George Howard Boorne was born on 28th November 1893 and was the eldest son of Charles & Mary Boorne of 667 Gilmore Street, Ottawa, Canada.
George was a plumber in civilian life and on the 27th May 1915, aged 22 years & 6 months, he enlisted with Canadian Over-Seas Expeditionary Force following his younger brother Samuel who enlisted a few months earlier in January 1915.
According to his attestation papers, prior to enlistment, George had 3 years previous military experience as liaison at engineers camp.
His father Charles H Boorne [born Norfolk 18th December 1873-Caretaker]enlisted July 31st 1916 at Camp Hughes – he had been active in the militia, 99 Manitoba Rangers.
His brother,Samuel Thomas Boorne [born Ottawa June 13th 1896] – Dental Mechanic enlisted June 7th 1915 at Ottawa.
George embarked from Montreal on the 17th August 1915 bound for England aboard the SS Hesperian bound for the Canadian Training Depot at Shorncliffe. Only a few weeks later, on the 4th September, when the Hesperian was returning from Liverpool to Quebec, she was struck by a torpedo fired from U-20 under the command of Kapitanleutnant Walther Schwieger, who sank the Lusitania four months earlier.The Hesperian stayed afloat for two days before finally sinking on the 6th September whilst being towed back to Queenstown Ireland.
His service records state that he was taken on strength at the Canadian Training Depot Shorncliffe on the 1st September. On the 10th September, he was promoted to Acting/Colour Sergeant Major. On the 15th January 1916, George reverts back to his previous rank of Corporal at his own request due to proceeding overseas.
On the 20th Jan, he was taken on strength of the Signals Pool and on 10th April he was transferred again from the Signal Pool to 2nd Canadian Division Signals Coy serving with the Canadian Engineers in France and Belgium.
On 12th September 1916, he returned back to Shorncliffe and taken on strength of the Training Depot pending being granted a Commission.
On the 27th September, his service records show that he was “Discharged in consequence of appointment to a Commission in the Royal Flying Corps.” The London Gazette issued on 30 October 1916 contained the names of military personnel that were being assigned for duty with the RFC, one of which was Corpl. G. H. Boorne, from, a Can. Divnl. Sig. Co. 28th Sept. 1916.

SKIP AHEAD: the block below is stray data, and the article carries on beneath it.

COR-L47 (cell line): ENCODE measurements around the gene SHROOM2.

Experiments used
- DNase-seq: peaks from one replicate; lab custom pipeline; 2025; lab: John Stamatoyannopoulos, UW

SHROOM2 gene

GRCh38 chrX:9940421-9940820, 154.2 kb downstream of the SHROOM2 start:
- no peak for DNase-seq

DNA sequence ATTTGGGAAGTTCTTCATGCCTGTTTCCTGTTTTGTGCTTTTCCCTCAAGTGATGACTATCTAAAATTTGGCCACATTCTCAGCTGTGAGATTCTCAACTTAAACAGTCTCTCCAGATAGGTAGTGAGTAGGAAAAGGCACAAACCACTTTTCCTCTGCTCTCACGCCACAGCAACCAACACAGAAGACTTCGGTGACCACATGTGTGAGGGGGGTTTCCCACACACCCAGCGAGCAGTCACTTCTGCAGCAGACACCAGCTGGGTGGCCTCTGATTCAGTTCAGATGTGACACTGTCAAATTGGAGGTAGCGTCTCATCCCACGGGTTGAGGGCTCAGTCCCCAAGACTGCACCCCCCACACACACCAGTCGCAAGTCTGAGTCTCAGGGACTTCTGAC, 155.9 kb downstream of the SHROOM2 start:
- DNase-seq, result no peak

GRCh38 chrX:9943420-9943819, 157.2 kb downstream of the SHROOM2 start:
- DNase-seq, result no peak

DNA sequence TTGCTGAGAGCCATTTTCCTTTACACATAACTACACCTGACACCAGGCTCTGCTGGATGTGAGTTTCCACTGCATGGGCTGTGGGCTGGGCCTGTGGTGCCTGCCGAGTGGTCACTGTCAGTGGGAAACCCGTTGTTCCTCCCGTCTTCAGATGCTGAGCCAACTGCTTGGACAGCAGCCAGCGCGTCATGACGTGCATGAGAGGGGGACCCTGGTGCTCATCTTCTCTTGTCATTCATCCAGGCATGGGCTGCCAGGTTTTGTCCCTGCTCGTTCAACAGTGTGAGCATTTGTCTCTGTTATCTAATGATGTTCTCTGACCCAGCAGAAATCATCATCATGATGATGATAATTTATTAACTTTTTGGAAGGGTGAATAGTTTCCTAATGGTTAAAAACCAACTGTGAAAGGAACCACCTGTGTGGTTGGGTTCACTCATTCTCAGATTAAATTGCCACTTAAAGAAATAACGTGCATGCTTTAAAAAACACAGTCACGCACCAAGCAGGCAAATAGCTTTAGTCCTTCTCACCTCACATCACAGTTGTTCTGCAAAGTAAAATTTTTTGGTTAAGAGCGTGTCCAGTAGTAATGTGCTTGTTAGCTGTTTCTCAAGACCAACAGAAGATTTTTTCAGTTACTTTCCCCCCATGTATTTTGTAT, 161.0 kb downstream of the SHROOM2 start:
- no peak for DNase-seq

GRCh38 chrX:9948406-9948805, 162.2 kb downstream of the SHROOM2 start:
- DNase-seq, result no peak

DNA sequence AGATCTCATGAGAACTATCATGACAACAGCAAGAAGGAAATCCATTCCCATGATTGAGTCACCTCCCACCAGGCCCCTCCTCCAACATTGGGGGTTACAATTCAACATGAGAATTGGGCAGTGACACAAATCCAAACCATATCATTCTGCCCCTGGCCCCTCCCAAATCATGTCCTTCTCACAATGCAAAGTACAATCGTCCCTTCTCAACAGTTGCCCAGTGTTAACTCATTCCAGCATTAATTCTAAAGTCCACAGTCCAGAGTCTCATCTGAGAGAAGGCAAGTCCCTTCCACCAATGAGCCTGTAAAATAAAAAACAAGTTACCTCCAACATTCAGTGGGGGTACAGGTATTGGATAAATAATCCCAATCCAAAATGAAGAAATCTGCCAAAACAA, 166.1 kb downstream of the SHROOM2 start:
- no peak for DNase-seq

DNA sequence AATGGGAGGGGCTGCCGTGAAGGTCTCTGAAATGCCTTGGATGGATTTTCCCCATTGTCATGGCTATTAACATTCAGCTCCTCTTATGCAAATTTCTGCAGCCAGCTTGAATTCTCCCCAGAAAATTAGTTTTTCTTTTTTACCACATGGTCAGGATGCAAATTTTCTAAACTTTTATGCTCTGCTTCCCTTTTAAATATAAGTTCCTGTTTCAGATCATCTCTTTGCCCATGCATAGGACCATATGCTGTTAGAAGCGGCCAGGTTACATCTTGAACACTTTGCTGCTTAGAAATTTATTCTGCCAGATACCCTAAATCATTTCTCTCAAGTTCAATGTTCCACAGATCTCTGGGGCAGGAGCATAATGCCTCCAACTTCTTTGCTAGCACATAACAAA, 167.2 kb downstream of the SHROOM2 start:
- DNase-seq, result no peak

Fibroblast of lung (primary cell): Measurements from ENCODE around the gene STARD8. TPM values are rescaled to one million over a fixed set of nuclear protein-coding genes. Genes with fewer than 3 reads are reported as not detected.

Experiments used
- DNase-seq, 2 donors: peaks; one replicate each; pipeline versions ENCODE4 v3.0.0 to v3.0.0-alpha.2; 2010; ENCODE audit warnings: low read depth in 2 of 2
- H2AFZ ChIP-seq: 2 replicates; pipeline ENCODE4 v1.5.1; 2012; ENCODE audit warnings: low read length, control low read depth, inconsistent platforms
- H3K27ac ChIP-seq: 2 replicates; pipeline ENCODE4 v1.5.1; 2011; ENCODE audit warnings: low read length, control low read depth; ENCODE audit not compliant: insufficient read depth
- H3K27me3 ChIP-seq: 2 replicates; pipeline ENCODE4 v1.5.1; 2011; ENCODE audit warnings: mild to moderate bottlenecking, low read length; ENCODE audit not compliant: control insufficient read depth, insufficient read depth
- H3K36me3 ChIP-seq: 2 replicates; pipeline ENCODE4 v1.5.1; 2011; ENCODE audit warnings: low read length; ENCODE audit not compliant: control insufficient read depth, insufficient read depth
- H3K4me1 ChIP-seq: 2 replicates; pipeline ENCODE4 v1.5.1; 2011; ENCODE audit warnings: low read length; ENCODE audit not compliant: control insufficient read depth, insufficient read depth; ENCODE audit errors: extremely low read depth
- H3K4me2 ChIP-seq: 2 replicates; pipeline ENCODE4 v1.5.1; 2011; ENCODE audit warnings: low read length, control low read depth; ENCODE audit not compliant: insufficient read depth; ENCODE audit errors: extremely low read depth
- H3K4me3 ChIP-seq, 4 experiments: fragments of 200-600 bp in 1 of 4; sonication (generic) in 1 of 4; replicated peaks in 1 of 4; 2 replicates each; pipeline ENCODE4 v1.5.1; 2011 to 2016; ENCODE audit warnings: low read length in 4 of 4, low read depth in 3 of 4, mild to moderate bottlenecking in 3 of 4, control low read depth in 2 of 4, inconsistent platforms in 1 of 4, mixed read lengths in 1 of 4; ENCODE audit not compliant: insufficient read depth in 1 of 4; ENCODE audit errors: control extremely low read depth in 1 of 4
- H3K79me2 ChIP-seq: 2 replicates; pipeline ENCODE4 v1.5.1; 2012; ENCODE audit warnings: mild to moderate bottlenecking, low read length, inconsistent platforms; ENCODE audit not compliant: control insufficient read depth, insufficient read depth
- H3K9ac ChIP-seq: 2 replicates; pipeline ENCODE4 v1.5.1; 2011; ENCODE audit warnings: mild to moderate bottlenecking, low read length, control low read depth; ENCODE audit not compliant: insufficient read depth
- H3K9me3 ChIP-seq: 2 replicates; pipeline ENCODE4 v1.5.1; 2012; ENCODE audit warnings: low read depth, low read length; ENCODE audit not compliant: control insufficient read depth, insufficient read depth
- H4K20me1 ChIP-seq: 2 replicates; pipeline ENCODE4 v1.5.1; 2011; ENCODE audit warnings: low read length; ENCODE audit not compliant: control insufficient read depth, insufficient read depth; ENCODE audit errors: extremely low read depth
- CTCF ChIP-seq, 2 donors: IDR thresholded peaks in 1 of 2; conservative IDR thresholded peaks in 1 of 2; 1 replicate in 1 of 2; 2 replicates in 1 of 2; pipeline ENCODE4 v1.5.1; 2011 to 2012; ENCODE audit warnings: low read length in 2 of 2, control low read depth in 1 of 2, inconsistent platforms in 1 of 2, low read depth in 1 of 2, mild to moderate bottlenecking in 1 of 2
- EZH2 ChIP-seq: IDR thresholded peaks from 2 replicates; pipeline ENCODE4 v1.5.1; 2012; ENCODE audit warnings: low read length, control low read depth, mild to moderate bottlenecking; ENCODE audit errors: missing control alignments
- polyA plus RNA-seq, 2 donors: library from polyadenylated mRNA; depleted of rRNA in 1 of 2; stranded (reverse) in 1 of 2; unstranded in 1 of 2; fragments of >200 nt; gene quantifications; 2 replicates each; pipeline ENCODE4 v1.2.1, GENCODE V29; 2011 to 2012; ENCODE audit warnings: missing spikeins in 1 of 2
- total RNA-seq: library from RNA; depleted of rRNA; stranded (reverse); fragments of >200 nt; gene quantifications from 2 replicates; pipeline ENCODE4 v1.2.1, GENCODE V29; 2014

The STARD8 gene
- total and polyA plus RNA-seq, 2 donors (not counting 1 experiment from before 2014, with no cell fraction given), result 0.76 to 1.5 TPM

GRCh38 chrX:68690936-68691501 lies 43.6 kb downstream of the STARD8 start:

The London Gazette issued on 30 October 1916 contained the names of military personnel that were being assigned for duty with the RFC, one of which was Corpl. G. H. Boorne, from, a Can. Divnl. Sig. Co. 28th Sept. 1916.
On the 28th September 1916, George was appointed the rank of Temporary 2nd Lt and achieved full promotion to 2nd Lt on 1st March 1917 upon posting to No 37 Reserve Squadron Royal Flying Corps and based at Scampton.
George was the pilot of RAF RE8 A3439 and was accompanied by 2nd Lt George T Potter as Observer on their training flight on 28th March 1917.
The Flight Magazine dated 5th April 1917 contained the following article: “At a Leicestershire town on March 29th an inquest was held on 2nd Lieut. G. H. Boorne, 24, of the R.F.C., who died the previous day as the result of an accident whilst flying over the Midlands on March 8th, and a verdict of “Accidental Death ” was returned. 2nd Lieut. Boorne was a native of Ottawa, Canada.”
The Melton Times newspaper published on Friday March 30th 1917 contained the following article:
“FLYING OFFICERS FATAL ACCIDENT Lieut. George Howard Boorne, of the Royal Flying Corps, who was severely injured as the result of an accident whilst flying over the Whissendine district on March 8th suddenly expired at Wicklow Lodge Hospital on Wednesday afternoon, and at an inquest held yesterday afternoon, before Mr. A H Marsh, coroner, a verdict of accidental death was returned. Deceased was a native of Ottawa Canada, and was 24 years of age. He was unmarried.”
The following weeks issue of the Melton Times contained more information about the inquest.
“Observer, 2nd Lt George Potter said that “on the 8th March he was flying from …. to …. as an observer with deceased as pilot. When in the vicinity of Whissendine station they had to make an emergency landing, owing to the engine not giving its maximum number of revolutions. Some little time previously, the engine had begun to give trouble, and they gradually lost height. They saw a field which was considered a suitable landing place, and came down all right until within about 60 or 70 feet of the ground, when the machine suddenly crashed down. He could not remember anything else until he got to the hospital.”
George is buried in the St John the Baptist Churchyard at Broughton, near Preston in Lancashire. According to the Grave Registration Report Form on the Commonwealth War Graves Commission site https://www.cwgc.org/find-war-dead/casualty/373632/boorne,-george-howard/ no headstone was required as a private memorial in the form of a granite cross was installed and maintained by family friends.
As mentioned in the about section of this website, I am from Lancashire originally before i left to join the RAF and one of my relatives, my Aunty Alice Fare is buried in the same graveyard as George and she and my Uncle James (Jimmy) Fare were married in this church.